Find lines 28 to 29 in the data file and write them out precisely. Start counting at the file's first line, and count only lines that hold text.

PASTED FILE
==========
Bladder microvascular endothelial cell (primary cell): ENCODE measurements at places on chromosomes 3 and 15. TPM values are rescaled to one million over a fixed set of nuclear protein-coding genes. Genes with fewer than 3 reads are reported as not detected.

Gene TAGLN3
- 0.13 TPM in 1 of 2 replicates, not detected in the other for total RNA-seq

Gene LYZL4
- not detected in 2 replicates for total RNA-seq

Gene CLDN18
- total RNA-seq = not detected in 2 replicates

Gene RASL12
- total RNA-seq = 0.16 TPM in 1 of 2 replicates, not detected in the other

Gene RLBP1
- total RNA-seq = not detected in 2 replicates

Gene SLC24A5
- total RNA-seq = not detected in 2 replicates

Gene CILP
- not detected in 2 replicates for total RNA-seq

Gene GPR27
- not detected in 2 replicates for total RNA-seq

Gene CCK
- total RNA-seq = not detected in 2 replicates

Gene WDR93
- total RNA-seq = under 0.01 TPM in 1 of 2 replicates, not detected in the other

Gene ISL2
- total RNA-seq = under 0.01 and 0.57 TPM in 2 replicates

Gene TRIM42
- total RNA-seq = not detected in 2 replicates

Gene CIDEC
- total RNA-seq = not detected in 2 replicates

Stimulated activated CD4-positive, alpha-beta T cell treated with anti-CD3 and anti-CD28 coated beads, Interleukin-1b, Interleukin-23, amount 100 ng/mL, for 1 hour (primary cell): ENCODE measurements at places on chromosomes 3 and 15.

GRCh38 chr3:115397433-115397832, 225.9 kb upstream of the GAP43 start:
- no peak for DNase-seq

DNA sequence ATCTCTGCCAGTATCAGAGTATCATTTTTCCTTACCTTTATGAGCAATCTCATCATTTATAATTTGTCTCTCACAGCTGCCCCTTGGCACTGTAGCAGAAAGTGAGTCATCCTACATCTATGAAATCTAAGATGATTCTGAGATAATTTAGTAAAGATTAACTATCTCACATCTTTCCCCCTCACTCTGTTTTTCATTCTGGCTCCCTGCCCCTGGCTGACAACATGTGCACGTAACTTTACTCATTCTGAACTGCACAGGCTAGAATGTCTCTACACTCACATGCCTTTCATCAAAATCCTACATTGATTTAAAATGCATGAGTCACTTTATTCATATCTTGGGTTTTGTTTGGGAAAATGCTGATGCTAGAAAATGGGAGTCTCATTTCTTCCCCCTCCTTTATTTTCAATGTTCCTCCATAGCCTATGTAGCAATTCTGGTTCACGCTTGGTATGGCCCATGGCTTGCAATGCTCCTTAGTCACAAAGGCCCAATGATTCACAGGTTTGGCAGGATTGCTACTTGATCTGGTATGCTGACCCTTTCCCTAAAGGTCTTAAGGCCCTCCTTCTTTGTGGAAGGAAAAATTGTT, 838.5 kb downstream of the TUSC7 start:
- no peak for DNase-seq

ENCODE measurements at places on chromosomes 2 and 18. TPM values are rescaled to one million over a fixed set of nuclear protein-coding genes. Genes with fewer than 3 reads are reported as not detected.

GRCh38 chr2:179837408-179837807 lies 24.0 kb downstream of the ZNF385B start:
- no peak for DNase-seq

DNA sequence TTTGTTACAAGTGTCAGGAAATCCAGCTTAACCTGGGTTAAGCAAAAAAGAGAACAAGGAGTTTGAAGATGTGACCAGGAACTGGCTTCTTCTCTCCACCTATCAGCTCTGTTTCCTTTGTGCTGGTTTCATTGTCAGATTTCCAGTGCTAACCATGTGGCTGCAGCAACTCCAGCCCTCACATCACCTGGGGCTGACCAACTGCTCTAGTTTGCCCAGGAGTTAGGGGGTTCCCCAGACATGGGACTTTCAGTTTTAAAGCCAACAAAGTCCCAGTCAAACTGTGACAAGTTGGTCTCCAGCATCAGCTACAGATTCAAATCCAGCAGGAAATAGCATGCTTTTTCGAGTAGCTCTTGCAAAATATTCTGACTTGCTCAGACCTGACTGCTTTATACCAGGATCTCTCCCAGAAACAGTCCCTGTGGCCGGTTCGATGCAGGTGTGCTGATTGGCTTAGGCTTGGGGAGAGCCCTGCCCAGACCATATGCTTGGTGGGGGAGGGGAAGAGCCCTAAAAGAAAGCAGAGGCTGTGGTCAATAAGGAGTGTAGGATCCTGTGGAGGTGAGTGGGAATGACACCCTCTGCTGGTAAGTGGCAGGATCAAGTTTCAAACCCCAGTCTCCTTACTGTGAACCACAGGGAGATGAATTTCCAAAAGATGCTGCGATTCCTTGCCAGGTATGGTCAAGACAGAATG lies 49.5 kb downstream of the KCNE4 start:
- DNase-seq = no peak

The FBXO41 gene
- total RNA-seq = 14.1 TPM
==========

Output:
Stimulated activated CD4-positive, alpha-beta T cell treated with anti-CD3 and anti-CD28 coated beads, Interleukin-1b, Interleukin-23, amount 100 ng/mL, for 1 hour (primary cell): ENCODE measurements at places on chromosomes 3 and 15.

GRCh38 chr3:115397433-115397832, 225.9 kb upstream of the GAP43 start: